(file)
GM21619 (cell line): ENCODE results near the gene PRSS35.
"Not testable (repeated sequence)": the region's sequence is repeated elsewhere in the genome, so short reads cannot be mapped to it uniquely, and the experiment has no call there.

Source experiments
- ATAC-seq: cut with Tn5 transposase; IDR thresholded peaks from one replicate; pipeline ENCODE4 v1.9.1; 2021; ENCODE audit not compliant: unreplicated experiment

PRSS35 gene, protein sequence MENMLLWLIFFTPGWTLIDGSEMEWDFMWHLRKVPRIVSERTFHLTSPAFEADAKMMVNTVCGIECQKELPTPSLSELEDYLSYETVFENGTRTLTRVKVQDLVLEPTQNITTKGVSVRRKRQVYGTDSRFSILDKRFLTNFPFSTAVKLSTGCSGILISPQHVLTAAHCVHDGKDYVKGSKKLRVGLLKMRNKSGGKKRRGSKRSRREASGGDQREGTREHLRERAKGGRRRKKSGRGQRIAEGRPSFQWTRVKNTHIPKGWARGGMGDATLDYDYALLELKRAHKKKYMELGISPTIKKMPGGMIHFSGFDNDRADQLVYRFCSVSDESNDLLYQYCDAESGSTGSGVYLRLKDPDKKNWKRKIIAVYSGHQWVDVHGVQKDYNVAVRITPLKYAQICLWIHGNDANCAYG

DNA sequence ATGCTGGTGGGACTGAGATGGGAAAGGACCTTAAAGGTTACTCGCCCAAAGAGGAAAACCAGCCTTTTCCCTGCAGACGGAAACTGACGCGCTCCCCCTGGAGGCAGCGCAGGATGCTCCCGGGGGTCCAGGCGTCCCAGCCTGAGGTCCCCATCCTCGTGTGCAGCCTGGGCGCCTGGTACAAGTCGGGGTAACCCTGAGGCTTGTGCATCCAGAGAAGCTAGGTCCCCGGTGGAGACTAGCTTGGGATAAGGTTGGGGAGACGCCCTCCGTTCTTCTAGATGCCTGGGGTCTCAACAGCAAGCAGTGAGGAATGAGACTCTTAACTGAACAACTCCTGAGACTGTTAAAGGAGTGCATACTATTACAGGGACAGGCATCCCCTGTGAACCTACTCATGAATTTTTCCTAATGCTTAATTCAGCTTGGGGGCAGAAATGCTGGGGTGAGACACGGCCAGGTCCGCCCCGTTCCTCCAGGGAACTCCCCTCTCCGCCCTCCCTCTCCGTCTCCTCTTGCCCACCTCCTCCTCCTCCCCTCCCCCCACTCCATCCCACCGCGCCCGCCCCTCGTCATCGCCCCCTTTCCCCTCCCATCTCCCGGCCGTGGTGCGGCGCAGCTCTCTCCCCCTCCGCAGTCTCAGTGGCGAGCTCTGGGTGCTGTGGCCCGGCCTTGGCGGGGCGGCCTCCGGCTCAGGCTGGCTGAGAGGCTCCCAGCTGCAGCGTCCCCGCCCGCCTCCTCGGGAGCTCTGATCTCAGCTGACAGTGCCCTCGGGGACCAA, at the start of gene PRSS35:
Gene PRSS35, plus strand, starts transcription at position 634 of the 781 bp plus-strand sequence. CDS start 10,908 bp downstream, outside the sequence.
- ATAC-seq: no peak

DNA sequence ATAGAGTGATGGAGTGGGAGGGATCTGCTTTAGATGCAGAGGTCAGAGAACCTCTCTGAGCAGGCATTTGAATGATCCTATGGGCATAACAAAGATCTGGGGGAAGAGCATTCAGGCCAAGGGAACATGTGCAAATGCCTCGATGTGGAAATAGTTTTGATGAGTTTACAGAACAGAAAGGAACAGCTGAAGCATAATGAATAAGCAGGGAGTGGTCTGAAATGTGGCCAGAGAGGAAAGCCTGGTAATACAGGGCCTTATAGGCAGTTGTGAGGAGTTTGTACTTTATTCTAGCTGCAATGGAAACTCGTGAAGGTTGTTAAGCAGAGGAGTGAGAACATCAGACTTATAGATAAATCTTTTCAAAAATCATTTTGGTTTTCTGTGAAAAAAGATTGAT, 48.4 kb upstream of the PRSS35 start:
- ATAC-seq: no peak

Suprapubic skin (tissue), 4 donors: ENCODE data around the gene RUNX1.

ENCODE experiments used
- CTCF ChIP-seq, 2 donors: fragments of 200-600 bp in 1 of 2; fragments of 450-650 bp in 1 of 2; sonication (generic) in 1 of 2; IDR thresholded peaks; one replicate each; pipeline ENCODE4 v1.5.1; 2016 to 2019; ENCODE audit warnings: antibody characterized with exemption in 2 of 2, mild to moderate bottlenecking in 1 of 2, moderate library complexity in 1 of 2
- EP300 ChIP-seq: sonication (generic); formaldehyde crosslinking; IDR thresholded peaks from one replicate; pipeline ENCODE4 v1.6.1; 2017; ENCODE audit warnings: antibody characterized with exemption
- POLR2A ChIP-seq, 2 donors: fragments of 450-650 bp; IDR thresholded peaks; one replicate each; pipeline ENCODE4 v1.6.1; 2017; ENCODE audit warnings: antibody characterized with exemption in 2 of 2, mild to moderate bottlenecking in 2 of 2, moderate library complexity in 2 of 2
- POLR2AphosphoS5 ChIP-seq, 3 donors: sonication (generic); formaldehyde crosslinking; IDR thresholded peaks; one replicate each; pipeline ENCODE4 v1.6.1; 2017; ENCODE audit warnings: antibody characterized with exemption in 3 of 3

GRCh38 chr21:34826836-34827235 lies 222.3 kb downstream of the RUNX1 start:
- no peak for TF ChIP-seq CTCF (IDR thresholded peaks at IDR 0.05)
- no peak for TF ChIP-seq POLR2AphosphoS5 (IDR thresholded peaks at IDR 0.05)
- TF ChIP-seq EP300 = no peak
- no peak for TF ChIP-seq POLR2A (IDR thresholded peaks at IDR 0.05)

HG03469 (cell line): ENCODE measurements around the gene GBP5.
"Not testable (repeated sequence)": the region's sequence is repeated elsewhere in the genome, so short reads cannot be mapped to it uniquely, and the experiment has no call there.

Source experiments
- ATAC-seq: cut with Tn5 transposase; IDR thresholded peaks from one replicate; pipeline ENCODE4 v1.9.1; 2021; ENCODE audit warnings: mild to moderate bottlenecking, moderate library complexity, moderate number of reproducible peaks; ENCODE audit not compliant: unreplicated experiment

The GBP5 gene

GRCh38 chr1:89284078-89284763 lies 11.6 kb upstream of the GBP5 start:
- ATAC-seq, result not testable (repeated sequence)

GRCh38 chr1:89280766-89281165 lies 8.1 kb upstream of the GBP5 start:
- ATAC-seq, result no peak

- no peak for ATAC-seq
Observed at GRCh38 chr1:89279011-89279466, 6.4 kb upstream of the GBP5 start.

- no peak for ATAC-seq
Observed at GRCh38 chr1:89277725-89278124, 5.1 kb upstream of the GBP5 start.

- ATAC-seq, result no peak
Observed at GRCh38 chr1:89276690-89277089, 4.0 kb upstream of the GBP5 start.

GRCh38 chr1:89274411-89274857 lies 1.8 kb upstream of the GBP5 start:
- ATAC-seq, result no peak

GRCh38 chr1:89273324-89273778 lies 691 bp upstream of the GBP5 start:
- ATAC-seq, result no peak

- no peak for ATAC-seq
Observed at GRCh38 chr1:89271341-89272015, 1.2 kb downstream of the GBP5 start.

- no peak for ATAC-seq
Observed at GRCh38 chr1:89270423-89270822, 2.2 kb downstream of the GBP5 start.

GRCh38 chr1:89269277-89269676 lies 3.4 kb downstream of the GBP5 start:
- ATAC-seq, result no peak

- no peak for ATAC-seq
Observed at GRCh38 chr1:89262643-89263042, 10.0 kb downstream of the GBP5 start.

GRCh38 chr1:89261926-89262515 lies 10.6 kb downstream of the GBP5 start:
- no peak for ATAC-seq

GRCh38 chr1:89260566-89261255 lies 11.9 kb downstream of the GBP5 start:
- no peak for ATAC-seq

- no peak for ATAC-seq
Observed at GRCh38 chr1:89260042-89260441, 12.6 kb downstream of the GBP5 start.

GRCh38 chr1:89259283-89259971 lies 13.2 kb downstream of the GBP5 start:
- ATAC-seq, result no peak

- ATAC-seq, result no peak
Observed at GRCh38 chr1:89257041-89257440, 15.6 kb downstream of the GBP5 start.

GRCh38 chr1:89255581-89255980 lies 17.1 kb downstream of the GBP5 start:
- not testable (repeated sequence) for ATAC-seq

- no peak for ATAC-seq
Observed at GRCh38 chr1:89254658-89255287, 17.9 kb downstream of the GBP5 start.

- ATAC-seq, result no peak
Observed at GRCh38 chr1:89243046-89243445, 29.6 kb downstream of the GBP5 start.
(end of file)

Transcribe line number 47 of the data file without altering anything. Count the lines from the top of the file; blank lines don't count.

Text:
- no peak for ATAC-seq